But after that our fathers had provoked the God of heaven unto wrath, he gave them into the hand of Nebuchadnezzar the king of Babylon, the Chaldean, who destroyed this house, and carried the people away into Babylon.
Verse 12. - Our fathers provoked the God of heaven unto wrath. Mainly by their long series of idolatries, with the moral abominations that those idolatries involved - the sacrifice of children by their own parents, the licentious rites belonging to the worship of Baal, and the unmentionable horrors practised by the devotees of the Dea Syra. For centuries, with only short and rare intervals, "the chief of the priests, and the people, had transgressed very much after all the abominations of the heathen," and had even "polluted the house of the Lord which he had hallowed in Jerusalem" (2 Chronicles 36:14). Therefore, he gave them into the hand of Nebuchadnezzar the king of Babylon. He punished, as he always does, national apostasy with national destruction. Making an idolatrous people, but a less guilty one, his sword, he cut off Judah, as he had previously cut off Israel, causing the national life to cease, and even removing the bulk of the people into a distant country. Not by his own power or might did Nebuchadnezzar prevail. God could have delivered the Jews from him as easily as he had delivered them in former days from Jabin (Judges 4:2-24), and from Zerah (2 Chronicles 14:11-15), and from Sennacherib (2 Kings 19:20-36). But he was otherwise minded; he "gave them into the hand of Nebuchadnezzar" (comp. 2 Chronicles 36:17). He divided their counsels, paralysed their resistance, caused Pharaoh Hophra to desert their cause (2 Kings 24:7), and left them helpless and unprotected. Nebuchadnczzar was his instrument to chastise his guilty people, and in pursuing his own ends merely worked out the purposes of the Almighty.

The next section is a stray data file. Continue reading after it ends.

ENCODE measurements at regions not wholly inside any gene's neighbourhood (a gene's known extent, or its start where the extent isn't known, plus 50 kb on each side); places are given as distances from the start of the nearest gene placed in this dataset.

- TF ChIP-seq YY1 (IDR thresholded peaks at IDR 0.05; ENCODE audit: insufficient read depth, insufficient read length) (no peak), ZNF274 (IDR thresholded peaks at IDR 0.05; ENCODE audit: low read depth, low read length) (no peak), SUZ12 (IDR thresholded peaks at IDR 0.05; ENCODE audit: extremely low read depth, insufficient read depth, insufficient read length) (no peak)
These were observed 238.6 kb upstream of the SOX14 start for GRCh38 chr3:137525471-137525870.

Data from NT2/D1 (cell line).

But in the first year of Cyrus the king of Babylon the same king Cyrus made a decree to build this house of God.
Verse 13. - In the first year of Cyrus the king of Babylon. Recent discoveries of contract tablets have shown that at Babylon Cyrus bore the title of "king of Babylon" from the date of his conquest of the city. The same title was passed on to his successors, Cambyses, Darius, etc. Hence we find Artaxerxes Longimanus called "king of Babylon" by Nehemiah (Nehemiah 13:6).
And the vessels also of gold and silver of the house of God, which Nebuchadnezzar took out of the temple that was in Jerusalem, and brought them into the temple of Babylon, those did Cyrus the king take out of the temple of Babylon, and they were delivered unto one, whose name was Sheshbazzar, whom he had made governor;
Verse 14. - The vessels also of gold and silver. See Ezra 1:7-11. On the great importance attached to these vessels, see the comment on Ezra 1:7. So long as they remained at Babylon they were a tangible evidence of the conquest, a glory to the Babylonians, and a disgrace to the Jews. Their retention was a perpetual desecration. Their restoration by Cyrus was an act at once of piety and of kindliness. On the temple of Babylon, out of which Cyrus took them, see the comment on Ezra 1:7.
And said unto him, Take these vessels, go, carry them into the temple that is in Jerusalem, and let the house of God be builded in his place.
Verse 15. - Let the house of God be builded in his place. i.e. upon the old holy site - the place where Abraham offered his son Isaac, in a figure (Hebrews 11:17-19), where the angel stood and stayed the pestilence in David s time (2 Samuel 24:16-18), and where "the glory of the Lord descended and filled the house" under Solomon (2 Chronicles 7:1).